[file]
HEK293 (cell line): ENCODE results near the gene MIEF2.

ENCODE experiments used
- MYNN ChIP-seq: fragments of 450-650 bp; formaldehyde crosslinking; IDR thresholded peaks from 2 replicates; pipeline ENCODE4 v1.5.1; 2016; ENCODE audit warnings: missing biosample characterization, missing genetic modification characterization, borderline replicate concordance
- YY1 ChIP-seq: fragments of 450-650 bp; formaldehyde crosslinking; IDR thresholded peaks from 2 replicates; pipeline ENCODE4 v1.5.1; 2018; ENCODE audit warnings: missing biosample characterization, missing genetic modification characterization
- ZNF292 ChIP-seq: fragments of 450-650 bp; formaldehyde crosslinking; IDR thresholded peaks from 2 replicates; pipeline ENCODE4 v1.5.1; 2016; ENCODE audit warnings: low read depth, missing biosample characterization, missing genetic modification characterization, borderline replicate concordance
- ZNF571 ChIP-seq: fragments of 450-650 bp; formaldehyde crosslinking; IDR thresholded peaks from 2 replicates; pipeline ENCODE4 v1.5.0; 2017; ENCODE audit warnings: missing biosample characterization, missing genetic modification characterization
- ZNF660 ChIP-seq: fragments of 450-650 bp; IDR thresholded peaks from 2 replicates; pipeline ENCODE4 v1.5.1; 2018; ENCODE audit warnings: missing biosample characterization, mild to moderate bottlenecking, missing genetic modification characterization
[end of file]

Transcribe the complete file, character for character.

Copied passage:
HEK293 (cell line): ENCODE results near the gene MIEF2.

ENCODE experiments used
- MYNN ChIP-seq: fragments of 450-650 bp; formaldehyde crosslinking; IDR thresholded peaks from 2 replicates; pipeline ENCODE4 v1.5.1; 2016; ENCODE audit warnings: missing biosample characterization, missing genetic modification characterization, borderline replicate concordance
- YY1 ChIP-seq: fragments of 450-650 bp; formaldehyde crosslinking; IDR thresholded peaks from 2 replicates; pipeline ENCODE4 v1.5.1; 2018; ENCODE audit warnings: missing biosample characterization, missing genetic modification characterization
- ZNF292 ChIP-seq: fragments of 450-650 bp; formaldehyde crosslinking; IDR thresholded peaks from 2 replicates; pipeline ENCODE4 v1.5.1; 2016; ENCODE audit warnings: low read depth, missing biosample characterization, missing genetic modification characterization, borderline replicate concordance
- ZNF571 ChIP-seq: fragments of 450-650 bp; formaldehyde crosslinking; IDR thresholded peaks from 2 replicates; pipeline ENCODE4 v1.5.0; 2017; ENCODE audit warnings: missing biosample characterization, missing genetic modification characterization
- ZNF660 ChIP-seq: fragments of 450-650 bp; IDR thresholded peaks from 2 replicates; pipeline ENCODE4 v1.5.1; 2018; ENCODE audit warnings: missing biosample characterization, mild to moderate bottlenecking, missing genetic modification characterization